• You can not forward more cv-qualified expressions to less cv-qualified expressions.
  • You can not forward arbitrary type conversions (e.g. forward an int as a double).
share|improve this answer
    
Thanks for this extensive answer. Is there any way to "save" the forwardability of a value? Like I said in my comment on the question itself, I'm trying to implement positional parameters, and I'd like to forward all parameters like they were directly passed into the function. Here is the full code I currently have (~300 LoC), even though GCC doesn't seem to like my SFINAE trickery on switch_. – Xeo Nov 27 '11 at 19:09
    
I already found a few limitations in my system, such as that I can't bind temporaries of type T to T const& or T&& in the param_pack without getting dangling references. Is there any way to fix / improve that (if you're willing to wade through the code)? – Xeo Nov 27 '11 at 19:10
    
@Xeo: I'm unsure. But I was able to fix your code up such that it runs on clang/libc++. std::move(pos::template switch_<0>(arg1, arg2, arg3).value (add "template" 3 places). Make param_pack BoundList constructor less generic: template<class B1, class B2, class B3> param_pack(bound_list<B1, B2, B3>&& bl). With those changes your code runs for me and outputs: Value ctor Move ctor Move ctor Move ctor Copy ctor Move ctor Move ctor hi 3 1 Dtor Dtor – Howard Hinnant Nov 27 '11 at 19:59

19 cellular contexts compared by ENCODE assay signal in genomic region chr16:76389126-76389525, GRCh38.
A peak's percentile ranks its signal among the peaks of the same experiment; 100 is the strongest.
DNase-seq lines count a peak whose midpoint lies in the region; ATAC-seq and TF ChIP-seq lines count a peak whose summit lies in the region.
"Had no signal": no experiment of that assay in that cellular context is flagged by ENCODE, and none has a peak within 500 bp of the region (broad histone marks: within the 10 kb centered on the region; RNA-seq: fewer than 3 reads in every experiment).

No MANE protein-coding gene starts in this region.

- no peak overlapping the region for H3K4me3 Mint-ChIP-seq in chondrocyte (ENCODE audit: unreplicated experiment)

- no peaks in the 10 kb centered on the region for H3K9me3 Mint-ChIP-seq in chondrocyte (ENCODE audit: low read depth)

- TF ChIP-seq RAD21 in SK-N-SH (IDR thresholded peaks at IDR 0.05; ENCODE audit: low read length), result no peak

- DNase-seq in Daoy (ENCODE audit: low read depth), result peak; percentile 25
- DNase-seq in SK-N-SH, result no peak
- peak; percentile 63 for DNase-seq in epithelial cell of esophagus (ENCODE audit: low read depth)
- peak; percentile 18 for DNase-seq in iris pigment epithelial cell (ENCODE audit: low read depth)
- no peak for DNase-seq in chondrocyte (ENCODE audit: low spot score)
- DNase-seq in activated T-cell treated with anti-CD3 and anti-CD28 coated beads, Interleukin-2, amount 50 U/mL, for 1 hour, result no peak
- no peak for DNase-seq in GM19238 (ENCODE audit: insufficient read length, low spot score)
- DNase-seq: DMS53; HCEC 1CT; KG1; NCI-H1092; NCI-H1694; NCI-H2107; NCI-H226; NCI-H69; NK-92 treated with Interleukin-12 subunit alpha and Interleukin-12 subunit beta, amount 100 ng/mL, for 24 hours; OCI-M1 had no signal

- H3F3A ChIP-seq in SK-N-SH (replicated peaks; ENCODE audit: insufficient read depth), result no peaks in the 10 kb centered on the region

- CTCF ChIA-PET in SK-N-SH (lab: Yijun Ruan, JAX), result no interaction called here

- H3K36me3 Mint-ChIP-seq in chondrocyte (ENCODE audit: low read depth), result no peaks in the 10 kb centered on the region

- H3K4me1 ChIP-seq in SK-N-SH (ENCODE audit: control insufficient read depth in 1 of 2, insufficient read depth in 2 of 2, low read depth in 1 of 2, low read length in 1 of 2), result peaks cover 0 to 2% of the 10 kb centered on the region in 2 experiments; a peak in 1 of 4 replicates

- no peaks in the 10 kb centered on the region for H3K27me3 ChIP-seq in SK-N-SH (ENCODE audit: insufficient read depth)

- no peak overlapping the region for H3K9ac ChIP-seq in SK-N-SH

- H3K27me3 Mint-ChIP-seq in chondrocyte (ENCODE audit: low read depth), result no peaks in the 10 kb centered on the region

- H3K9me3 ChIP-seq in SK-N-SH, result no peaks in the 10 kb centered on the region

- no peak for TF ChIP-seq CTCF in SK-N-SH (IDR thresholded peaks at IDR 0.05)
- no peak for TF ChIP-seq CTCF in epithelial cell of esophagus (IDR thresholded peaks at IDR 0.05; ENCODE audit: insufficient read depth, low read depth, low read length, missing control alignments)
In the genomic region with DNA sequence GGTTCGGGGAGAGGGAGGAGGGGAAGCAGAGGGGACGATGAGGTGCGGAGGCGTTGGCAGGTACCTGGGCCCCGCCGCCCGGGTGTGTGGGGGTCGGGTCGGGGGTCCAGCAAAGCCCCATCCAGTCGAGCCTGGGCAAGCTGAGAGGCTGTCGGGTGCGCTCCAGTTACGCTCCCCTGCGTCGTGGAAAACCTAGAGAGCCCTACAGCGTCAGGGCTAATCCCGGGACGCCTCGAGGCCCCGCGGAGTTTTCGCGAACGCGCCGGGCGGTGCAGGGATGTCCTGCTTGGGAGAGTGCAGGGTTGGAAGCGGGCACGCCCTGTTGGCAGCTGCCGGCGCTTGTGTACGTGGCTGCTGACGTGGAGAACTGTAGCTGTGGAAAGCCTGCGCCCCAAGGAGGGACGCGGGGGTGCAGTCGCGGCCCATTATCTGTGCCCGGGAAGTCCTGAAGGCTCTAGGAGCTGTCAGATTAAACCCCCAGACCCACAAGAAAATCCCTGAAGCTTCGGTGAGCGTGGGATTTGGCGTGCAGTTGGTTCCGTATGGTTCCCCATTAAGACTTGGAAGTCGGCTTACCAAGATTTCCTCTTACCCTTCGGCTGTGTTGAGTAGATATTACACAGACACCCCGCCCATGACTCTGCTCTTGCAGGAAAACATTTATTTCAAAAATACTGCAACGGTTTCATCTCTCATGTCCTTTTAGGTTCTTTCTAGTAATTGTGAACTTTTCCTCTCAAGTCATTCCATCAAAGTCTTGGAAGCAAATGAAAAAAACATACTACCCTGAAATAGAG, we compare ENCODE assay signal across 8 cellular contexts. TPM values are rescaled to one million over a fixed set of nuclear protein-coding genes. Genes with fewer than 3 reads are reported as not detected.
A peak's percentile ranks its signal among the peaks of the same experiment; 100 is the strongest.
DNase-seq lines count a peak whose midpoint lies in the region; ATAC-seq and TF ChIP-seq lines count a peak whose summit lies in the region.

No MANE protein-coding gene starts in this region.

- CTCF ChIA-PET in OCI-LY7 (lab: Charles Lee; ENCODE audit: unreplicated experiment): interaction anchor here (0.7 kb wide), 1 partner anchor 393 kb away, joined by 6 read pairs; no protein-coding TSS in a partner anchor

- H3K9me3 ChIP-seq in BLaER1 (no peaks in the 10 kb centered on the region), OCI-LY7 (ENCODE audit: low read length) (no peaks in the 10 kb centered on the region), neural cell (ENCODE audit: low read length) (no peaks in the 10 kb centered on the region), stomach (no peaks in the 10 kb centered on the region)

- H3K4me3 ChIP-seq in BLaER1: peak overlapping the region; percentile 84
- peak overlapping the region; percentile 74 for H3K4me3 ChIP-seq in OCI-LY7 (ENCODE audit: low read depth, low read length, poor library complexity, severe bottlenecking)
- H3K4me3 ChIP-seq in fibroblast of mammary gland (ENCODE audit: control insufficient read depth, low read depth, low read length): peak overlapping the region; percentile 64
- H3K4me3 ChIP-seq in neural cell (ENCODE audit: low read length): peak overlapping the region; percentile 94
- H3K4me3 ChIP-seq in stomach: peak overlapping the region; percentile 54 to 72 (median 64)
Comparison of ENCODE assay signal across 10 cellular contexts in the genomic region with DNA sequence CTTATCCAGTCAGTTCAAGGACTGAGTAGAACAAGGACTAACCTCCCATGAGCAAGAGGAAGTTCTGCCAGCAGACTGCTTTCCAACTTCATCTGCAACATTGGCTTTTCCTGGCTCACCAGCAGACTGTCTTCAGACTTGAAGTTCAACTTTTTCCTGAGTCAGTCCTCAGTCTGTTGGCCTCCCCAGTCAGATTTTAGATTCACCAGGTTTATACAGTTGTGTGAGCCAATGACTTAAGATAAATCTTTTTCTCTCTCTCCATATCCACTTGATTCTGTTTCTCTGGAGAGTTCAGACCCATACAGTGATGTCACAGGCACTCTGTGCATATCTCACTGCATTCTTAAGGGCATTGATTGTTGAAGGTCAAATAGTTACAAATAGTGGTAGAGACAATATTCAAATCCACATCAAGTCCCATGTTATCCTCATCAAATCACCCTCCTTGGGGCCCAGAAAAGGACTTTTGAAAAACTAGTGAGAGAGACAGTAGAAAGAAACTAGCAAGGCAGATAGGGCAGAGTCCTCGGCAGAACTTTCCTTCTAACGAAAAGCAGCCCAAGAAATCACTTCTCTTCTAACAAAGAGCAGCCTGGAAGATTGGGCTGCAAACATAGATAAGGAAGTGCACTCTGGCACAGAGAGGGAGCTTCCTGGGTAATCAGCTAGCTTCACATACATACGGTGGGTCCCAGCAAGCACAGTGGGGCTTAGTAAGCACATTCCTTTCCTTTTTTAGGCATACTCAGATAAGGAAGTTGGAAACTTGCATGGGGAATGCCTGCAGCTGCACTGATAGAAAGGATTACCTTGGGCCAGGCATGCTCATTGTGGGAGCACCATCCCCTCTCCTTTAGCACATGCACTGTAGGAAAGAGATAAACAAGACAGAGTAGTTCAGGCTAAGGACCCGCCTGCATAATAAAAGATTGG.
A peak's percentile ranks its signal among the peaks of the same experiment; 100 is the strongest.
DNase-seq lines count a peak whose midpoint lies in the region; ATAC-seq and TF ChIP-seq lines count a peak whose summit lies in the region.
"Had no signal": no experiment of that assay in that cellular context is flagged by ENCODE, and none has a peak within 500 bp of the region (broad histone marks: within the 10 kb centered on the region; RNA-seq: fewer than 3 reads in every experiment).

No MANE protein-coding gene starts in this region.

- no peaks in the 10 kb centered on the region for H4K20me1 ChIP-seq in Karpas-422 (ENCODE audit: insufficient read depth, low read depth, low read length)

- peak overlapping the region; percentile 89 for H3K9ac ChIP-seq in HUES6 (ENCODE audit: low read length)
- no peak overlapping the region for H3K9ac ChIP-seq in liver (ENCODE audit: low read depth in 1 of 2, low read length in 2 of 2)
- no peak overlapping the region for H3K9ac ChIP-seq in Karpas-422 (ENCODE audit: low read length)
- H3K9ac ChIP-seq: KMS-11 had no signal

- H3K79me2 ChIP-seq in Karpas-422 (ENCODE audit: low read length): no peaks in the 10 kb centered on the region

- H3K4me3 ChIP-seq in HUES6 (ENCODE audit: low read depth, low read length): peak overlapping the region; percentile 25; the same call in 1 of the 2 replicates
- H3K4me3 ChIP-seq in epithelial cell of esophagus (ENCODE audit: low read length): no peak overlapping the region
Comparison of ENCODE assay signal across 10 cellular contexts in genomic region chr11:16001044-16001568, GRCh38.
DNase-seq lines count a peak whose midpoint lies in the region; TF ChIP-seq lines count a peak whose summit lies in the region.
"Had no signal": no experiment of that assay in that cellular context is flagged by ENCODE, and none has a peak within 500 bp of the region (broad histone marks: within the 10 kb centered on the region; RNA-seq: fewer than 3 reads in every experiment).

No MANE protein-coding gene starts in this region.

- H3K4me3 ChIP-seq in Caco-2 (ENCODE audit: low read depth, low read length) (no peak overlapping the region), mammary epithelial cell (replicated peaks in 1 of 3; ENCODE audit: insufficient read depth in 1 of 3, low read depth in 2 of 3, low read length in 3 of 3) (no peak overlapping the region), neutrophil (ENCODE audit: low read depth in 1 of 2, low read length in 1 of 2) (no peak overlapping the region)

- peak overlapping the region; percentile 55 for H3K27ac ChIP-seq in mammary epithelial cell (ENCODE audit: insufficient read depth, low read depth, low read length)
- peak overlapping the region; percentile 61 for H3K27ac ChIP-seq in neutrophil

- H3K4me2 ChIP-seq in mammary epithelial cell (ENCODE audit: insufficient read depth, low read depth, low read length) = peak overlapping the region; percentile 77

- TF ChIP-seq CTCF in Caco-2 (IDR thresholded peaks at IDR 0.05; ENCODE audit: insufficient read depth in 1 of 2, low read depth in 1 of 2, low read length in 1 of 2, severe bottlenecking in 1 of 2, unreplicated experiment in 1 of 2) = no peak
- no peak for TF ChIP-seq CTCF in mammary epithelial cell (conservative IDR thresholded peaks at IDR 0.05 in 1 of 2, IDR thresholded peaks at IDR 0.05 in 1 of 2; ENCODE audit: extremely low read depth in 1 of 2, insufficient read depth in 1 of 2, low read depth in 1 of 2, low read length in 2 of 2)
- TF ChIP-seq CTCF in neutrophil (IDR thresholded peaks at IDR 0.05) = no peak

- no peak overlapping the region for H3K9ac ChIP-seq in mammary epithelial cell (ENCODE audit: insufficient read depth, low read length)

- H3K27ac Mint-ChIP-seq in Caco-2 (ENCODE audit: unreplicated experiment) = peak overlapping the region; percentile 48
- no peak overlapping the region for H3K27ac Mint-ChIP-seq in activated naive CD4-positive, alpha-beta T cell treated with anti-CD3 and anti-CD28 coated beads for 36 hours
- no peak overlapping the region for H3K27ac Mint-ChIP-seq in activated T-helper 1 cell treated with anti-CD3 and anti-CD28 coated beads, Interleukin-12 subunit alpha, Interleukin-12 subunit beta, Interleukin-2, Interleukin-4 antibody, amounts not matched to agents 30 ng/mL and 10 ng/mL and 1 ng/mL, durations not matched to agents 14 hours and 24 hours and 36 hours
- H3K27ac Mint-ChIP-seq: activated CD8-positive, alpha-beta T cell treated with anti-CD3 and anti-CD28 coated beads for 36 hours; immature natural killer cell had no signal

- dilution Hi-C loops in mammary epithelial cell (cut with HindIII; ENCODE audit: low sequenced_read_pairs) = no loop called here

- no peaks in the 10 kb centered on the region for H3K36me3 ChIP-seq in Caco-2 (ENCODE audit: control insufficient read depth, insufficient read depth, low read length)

D'oh, the dreaded nested template specifier! Thanks for the fix. Actually, the code I linked wasn't the most up-to-date, but I noticed that too late. I already made the change to the ctor, as the bound_list will only ever be a temporary anyways. The output is the same for me on VS11, but I'd like to get that one copy out. Sadly, step-into doesn't really help for VS11, as the relevant function where it happens is deeply burried inside a macro to simulate variadic templates. :( For anyone reading this and being interested, here is the fixed code for GCC. – Xeo Nov 27 '11 at 20:09